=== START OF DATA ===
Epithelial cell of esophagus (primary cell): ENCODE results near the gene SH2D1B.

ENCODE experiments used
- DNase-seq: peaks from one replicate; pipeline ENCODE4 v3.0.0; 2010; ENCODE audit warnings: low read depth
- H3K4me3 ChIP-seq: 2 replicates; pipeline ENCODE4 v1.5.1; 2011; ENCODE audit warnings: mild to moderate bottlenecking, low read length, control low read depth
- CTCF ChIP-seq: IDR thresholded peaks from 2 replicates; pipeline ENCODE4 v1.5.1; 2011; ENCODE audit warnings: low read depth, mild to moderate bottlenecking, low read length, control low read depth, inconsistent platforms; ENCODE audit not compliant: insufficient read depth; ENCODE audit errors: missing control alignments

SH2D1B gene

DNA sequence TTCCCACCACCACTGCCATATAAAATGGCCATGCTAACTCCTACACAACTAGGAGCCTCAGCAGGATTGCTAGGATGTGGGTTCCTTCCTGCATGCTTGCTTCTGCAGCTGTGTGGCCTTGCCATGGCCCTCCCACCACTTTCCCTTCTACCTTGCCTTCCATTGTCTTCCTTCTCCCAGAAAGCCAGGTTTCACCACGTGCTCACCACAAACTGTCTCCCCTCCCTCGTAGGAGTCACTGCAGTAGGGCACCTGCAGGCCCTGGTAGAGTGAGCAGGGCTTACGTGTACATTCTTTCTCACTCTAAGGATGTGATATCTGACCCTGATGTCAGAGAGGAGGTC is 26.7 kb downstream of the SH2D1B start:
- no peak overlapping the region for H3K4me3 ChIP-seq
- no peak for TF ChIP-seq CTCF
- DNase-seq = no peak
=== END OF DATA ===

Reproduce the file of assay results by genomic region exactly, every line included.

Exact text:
Epithelial cell of esophagus (primary cell): ENCODE results near the gene SH2D1B.

ENCODE experiments used
- DNase-seq: peaks from one replicate; pipeline ENCODE4 v3.0.0; 2010; ENCODE audit warnings: low read depth
- H3K4me3 ChIP-seq: 2 replicates; pipeline ENCODE4 v1.5.1; 2011; ENCODE audit warnings: mild to moderate bottlenecking, low read length, control low read depth
- CTCF ChIP-seq: IDR thresholded peaks from 2 replicates; pipeline ENCODE4 v1.5.1; 2011; ENCODE audit warnings: low read depth, mild to moderate bottlenecking, low read length, control low read depth, inconsistent platforms; ENCODE audit not compliant: insufficient read depth; ENCODE audit errors: missing control alignments

SH2D1B gene

DNA sequence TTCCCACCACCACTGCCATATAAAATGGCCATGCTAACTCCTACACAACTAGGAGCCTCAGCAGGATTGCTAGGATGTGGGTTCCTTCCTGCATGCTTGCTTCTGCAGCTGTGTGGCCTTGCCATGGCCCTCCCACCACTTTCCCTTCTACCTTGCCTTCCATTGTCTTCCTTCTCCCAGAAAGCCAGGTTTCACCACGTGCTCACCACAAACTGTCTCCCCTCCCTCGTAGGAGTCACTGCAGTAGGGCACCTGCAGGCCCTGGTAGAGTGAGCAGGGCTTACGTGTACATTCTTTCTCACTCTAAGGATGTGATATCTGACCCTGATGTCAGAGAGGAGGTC is 26.7 kb downstream of the SH2D1B start:
- no peak overlapping the region for H3K4me3 ChIP-seq
- no peak for TF ChIP-seq CTCF
- DNase-seq = no peak